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What Can Academia Do to Fight Racism?

A Black member of Hopkins staff holds a sign that says, "White Coats for Black Lives."

Guest post by Michael Hopkins, founder of Black Scientists Matter; a self-described community activist, an advocate for Black issues; and a fed-up graduate student. 

Recent events of police brutality have sparked protests and outrage across America about the systemic racism that is embedded in our country’s history. These racist policies, practices, systems and institutions, many of which were founded when Black people were still property, have evolved and adapted but remain steadfast in their oppression of Black people.

Institutions of higher education were some of the most resistant to racial integration; have perpetuated violent white supremacy; and have actively conducted harmful research on Black communities. With all the historical injustices from universities, and in light of recent events, the academic community has asked, “What can academia do to fight racism?” In response, there has been a worldwide call to action to address systemic racism in higher education, including a shutdown of STEM to brainstorm ways the academy can fight racial inequality.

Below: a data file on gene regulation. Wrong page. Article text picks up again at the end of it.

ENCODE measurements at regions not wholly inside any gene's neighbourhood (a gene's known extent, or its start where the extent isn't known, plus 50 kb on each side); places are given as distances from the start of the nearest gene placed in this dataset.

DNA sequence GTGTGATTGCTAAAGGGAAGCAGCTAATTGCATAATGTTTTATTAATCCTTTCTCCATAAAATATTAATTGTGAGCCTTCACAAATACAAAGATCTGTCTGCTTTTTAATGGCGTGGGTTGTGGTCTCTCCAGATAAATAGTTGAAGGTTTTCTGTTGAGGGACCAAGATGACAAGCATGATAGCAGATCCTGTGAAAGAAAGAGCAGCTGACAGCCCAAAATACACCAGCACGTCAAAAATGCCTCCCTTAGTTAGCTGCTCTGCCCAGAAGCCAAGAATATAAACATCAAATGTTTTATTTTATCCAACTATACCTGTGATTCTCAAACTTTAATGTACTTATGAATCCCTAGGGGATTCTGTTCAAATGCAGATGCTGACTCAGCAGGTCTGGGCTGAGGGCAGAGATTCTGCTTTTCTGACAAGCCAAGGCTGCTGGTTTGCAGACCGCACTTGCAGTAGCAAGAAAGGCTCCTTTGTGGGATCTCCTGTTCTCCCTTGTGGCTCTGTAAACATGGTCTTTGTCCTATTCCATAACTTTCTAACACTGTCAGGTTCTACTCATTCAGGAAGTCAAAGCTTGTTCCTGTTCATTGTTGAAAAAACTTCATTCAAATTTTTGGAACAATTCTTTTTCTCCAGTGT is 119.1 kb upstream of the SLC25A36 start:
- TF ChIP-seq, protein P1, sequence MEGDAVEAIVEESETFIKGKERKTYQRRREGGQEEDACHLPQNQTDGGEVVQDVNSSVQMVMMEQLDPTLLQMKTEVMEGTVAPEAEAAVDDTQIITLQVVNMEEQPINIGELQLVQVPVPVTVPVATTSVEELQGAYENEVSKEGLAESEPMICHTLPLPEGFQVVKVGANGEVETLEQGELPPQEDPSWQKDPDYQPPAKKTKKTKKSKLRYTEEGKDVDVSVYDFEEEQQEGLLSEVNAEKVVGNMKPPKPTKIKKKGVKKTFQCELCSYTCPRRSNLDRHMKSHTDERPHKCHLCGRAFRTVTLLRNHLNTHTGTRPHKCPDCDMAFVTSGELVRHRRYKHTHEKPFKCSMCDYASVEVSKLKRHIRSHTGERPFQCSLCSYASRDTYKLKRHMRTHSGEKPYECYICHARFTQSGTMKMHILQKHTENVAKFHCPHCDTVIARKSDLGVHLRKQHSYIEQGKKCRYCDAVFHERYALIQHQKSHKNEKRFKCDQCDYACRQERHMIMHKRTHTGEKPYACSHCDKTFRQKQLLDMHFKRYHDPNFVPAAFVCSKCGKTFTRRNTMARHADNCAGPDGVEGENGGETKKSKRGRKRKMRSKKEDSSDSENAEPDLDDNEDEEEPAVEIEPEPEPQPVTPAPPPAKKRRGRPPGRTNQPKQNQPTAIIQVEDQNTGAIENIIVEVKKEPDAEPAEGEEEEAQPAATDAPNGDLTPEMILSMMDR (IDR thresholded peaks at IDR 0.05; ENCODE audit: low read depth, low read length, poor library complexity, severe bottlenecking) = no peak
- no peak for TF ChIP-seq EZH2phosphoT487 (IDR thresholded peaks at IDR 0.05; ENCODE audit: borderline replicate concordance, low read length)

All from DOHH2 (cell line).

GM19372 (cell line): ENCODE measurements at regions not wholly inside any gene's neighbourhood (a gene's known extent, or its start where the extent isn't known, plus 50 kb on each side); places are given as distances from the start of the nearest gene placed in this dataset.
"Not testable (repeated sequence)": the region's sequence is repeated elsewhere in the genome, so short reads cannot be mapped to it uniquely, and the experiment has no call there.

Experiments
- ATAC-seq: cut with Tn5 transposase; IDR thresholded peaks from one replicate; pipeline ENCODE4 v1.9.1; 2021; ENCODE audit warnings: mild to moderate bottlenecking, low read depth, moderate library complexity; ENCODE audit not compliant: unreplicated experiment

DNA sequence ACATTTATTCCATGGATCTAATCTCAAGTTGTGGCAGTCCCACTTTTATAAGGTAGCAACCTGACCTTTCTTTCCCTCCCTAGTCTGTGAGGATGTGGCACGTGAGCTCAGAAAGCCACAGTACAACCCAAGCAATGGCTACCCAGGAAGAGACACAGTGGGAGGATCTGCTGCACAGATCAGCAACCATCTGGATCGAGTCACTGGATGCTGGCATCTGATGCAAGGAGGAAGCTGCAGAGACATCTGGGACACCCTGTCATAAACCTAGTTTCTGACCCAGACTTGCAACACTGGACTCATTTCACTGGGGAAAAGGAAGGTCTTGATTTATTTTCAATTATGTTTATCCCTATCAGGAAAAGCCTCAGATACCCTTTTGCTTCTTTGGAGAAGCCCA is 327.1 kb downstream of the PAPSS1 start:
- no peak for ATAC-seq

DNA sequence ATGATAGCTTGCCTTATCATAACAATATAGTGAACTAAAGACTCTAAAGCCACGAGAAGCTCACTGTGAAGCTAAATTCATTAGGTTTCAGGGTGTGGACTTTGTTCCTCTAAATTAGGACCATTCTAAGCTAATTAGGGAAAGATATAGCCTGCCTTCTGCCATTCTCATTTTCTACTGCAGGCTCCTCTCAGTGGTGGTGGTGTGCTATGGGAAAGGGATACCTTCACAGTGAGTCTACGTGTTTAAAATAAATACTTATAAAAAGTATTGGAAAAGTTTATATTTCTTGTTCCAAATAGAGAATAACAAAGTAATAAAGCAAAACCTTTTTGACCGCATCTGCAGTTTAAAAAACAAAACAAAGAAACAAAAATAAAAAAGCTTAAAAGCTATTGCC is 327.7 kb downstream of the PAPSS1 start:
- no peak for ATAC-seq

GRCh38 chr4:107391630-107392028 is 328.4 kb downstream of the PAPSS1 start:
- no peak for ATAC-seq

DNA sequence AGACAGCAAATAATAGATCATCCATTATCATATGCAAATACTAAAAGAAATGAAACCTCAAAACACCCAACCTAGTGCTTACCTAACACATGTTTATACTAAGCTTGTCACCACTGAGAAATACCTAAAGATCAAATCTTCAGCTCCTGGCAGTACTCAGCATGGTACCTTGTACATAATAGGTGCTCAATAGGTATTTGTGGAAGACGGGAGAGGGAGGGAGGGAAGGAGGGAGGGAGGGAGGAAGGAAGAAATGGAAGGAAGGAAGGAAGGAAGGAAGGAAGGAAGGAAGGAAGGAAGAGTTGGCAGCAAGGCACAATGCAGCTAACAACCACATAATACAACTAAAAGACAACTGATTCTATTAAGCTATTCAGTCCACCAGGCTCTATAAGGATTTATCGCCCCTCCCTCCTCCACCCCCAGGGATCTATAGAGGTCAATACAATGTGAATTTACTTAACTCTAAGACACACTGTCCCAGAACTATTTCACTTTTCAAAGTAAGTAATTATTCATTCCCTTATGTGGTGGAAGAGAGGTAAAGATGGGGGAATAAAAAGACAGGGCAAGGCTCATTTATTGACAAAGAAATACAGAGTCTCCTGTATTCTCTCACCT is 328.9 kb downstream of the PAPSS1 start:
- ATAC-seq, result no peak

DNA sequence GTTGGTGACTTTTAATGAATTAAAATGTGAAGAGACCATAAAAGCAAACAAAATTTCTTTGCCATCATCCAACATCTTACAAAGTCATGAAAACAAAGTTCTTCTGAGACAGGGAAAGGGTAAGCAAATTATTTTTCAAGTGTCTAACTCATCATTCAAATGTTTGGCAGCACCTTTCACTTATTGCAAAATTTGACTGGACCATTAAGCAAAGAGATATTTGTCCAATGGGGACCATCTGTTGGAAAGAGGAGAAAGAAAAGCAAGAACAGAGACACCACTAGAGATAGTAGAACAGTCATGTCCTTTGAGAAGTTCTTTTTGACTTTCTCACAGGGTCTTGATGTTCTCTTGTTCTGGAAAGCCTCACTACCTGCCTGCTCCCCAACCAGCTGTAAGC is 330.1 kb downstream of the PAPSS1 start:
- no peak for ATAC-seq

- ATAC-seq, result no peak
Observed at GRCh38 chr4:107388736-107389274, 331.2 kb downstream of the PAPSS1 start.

To spark conversation, here are six ways we can fight racism in academia:

1. Take accountability.

The question isn’t whether or not the academe is racist; it is. Even if you are a non-Black person in higher education who hasn’t specifically engaged in racist thoughts, actions or policies, you are still a part of a racist system that ostracizes, marginalizes and demonizes Black people. Reconcile this fact. Whether you acknowledge it or not, you have benefitted from racism and prejudice. But, with awareness and retribution, you can address and combat systemic racism. You should take accountability for the role you can play in addressing racial inequality at your university and in your everyday life. Black people should not be alone in addressing the state-sanctioned racism that devastates our communities, and for far too long, we’ve been left alone on the battlefield in a society that we’ve built. Until non-Blacks view these injustices as a tragedy to our society as a whole — and not just as a “them problem” — our educational system will continue to oppress Black people. So, be accountable and reflect on your own prejudices and privilege, which have kept you and your friends and family oblivious or complicit for far too long. Your Black friends, classmates and peers are tired.